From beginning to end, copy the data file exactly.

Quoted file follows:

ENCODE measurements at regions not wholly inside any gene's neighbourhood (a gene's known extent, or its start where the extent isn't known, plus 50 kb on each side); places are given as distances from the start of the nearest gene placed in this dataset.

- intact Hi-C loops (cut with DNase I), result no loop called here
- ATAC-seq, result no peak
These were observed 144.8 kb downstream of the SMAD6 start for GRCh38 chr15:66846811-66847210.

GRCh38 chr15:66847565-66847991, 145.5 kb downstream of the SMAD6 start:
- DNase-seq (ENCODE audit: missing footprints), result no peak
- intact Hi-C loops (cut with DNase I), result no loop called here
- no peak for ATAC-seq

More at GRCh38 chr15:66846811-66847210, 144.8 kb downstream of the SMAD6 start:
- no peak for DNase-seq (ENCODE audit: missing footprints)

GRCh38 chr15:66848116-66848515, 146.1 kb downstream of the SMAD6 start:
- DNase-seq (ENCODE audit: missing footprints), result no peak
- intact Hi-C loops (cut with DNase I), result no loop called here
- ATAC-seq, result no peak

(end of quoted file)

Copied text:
ENCODE measurements at regions not wholly inside any gene's neighbourhood (a gene's known extent, or its start where the extent isn't known, plus 50 kb on each side); places are given as distances from the start of the nearest gene placed in this dataset.

- intact Hi-C loops (cut with DNase I), result no loop called here
- ATAC-seq, result no peak
These were observed 144.8 kb downstream of the SMAD6 start for GRCh38 chr15:66846811-66847210.

GRCh38 chr15:66847565-66847991, 145.5 kb downstream of the SMAD6 start:
- DNase-seq (ENCODE audit: missing footprints), result no peak
- intact Hi-C loops (cut with DNase I), result no loop called here
- no peak for ATAC-seq

More at GRCh38 chr15:66846811-66847210, 144.8 kb downstream of the SMAD6 start:
- no peak for DNase-seq (ENCODE audit: missing footprints)

GRCh38 chr15:66848116-66848515, 146.1 kb downstream of the SMAD6 start:
- DNase-seq (ENCODE audit: missing footprints), result no peak
- intact Hi-C loops (cut with DNase I), result no loop called here
- ATAC-seq, result no peak